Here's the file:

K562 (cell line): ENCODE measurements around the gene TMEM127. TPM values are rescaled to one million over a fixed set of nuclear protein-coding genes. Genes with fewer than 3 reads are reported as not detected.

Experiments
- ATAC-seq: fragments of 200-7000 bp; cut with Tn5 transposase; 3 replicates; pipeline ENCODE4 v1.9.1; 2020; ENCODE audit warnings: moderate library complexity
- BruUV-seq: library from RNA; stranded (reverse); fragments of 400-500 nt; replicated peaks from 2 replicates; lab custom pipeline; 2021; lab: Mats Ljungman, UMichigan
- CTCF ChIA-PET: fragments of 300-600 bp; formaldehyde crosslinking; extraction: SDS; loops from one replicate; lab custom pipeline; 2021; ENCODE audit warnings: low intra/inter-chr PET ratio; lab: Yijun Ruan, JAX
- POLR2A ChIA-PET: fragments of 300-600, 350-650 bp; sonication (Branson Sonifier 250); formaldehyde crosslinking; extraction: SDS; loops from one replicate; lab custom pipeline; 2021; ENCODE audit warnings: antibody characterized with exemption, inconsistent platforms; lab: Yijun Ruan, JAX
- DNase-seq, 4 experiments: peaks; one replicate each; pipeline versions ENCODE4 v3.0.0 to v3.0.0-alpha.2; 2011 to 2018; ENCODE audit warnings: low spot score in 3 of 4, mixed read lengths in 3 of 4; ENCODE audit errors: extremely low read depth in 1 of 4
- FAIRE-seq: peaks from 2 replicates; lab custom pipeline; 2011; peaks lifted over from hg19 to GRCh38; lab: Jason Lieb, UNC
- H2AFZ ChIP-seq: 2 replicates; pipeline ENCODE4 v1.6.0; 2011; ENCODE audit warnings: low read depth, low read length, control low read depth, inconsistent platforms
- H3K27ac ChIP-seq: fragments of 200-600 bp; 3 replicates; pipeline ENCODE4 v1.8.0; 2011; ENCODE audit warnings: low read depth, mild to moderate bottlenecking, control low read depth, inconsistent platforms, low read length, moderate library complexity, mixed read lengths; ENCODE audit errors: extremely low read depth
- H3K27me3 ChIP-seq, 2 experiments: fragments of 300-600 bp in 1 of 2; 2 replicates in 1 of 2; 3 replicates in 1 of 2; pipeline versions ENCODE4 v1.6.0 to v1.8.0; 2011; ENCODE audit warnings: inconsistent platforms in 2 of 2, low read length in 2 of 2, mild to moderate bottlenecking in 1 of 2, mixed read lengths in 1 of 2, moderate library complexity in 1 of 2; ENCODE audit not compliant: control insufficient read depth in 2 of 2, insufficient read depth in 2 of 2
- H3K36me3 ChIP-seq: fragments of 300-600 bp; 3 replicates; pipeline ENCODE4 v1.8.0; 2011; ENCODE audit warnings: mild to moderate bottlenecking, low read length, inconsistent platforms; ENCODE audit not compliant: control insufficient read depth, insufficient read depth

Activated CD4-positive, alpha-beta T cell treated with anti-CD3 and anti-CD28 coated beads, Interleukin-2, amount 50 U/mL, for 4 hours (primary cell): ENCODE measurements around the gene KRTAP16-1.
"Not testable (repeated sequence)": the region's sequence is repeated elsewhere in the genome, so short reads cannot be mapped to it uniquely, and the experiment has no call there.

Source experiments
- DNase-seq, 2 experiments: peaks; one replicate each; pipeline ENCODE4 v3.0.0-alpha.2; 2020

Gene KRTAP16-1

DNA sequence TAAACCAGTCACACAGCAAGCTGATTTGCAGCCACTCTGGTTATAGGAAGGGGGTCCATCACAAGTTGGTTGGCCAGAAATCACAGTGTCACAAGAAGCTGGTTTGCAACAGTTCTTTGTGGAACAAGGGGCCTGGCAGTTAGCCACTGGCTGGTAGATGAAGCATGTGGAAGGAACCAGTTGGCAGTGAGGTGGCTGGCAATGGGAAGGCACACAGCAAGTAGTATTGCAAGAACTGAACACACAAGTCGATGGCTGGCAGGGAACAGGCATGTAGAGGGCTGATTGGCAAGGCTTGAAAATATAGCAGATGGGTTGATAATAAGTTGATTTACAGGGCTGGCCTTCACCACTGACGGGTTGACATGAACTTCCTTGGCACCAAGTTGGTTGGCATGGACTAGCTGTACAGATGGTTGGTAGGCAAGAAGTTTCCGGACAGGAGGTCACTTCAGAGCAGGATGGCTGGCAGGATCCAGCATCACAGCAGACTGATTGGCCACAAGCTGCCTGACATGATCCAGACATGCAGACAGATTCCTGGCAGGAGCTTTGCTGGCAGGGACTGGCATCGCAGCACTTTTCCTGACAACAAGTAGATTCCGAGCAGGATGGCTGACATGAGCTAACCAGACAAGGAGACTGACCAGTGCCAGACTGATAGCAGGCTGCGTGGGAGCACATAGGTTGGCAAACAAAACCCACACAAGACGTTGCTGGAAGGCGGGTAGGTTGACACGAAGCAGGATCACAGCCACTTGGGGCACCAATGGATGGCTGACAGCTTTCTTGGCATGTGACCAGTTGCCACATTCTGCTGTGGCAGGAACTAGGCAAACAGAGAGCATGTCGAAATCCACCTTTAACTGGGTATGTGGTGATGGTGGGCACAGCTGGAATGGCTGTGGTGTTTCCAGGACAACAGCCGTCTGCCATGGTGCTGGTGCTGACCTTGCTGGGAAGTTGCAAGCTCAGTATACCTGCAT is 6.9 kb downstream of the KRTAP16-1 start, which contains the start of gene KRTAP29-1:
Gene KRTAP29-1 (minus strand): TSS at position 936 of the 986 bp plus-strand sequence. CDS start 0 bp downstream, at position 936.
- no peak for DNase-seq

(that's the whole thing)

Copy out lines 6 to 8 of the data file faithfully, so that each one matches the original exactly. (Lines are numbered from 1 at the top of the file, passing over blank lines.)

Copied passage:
- POLR2A ChIA-PET: fragments of 300-600, 350-650 bp; sonication (Branson Sonifier 250); formaldehyde crosslinking; extraction: SDS; loops from one replicate; lab custom pipeline; 2021; ENCODE audit warnings: antibody characterized with exemption, inconsistent platforms; lab: Yijun Ruan, JAX
- DNase-seq, 4 experiments: peaks; one replicate each; pipeline versions ENCODE4 v3.0.0 to v3.0.0-alpha.2; 2011 to 2018; ENCODE audit warnings: low spot score in 3 of 4, mixed read lengths in 3 of 4; ENCODE audit errors: extremely low read depth in 1 of 4
- FAIRE-seq: peaks from 2 replicates; lab custom pipeline; 2011; peaks lifted over from hg19 to GRCh38; lab: Jason Lieb, UNC